- AIP attacks are 4 to 5 times more common in women than in men.2
- In women, attacks occur during reproductive years, most commonly in their 30s and often during the luteal phase of the menstrual cycle.1, 2, 3
AIP is caused by a deficiency of the enzyme porphobilinogen (PBG) deaminase in the heme biosynthetic pathway. This enzyme deficiency “predisposes” patients to the effects of precipitating factors that can increase the demand for hepatic heme and lead to a chemical buildup that may cause symptoms to develop.1
The heme biosynthetic pathway can function with half-normal activity of the PBG enzyme. However, with certain precipitating factors, this pathway can become overactivated and can cause an AIP attack. Specialists in the treatment of AIP, Manisha Balwani, MS, MD, Associate Professor and Robert Desnick, Ph.D, MD, Dean for Genetics and Genomic Medicine from the Icahn School of Medicine at Mount Sinai describe the pathogenesis of AIP.Watch the Video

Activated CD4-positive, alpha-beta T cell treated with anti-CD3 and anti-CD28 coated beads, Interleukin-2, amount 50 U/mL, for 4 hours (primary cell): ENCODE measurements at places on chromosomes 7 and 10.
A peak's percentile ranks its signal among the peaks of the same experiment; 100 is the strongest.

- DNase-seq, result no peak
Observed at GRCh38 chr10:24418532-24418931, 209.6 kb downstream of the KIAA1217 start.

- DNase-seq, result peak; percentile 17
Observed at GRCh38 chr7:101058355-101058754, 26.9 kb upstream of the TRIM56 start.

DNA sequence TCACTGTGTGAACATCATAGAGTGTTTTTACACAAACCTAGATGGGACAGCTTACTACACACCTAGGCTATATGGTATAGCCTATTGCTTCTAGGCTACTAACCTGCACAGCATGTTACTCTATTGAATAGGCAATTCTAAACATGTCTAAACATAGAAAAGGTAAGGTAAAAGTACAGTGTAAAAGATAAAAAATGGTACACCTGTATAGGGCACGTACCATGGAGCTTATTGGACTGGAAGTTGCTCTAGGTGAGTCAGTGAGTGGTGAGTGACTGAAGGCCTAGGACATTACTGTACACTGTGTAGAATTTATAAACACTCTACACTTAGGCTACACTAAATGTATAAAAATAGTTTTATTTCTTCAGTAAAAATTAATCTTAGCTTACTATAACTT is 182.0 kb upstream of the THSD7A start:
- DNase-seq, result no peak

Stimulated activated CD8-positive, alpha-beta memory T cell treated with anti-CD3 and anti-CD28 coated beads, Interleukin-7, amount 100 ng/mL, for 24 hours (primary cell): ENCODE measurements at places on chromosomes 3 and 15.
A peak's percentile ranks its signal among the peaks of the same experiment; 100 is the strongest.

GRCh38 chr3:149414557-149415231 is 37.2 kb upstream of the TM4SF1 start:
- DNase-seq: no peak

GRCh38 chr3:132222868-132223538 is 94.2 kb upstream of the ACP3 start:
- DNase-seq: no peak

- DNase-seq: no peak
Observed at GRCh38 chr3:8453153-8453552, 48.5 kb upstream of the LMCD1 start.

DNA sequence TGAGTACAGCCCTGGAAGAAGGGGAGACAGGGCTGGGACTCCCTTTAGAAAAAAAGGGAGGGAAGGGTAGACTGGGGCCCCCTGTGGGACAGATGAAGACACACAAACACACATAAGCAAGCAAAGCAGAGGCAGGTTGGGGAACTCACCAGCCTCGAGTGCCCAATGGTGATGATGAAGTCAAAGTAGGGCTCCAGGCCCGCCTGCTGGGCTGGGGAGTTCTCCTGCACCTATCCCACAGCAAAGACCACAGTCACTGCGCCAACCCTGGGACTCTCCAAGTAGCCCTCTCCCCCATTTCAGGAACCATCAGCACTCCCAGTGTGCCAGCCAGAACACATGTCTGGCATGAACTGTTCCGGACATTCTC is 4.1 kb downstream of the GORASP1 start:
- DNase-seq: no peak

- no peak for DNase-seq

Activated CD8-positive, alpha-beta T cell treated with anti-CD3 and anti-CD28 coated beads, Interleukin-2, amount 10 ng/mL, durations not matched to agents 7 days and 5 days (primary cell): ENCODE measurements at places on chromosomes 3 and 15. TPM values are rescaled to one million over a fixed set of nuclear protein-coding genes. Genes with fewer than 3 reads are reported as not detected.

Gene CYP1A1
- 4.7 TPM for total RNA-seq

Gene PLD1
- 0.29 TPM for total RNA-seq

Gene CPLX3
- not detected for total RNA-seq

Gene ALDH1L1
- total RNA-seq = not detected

AIP attacks are usually due to the additive effects of several factors,1 including:
In 90 patients diagnosed with AIP in a recent observational study 6:
Reported that medications triggered acute attacks
Reported that weight-loss diets triggered acute attacks
Many drugs that are commonly prescribed to treat signs and symptoms of AIP actually increase the demand for hepatic heme and induce ALA synthase. These drugs may therefore exacerbate attacks and should be avoided.1,7 These drugs include1,5:
Lists of unsafe, possibly unsafe, and safe drugs for individuals with AIP are continuously updated.
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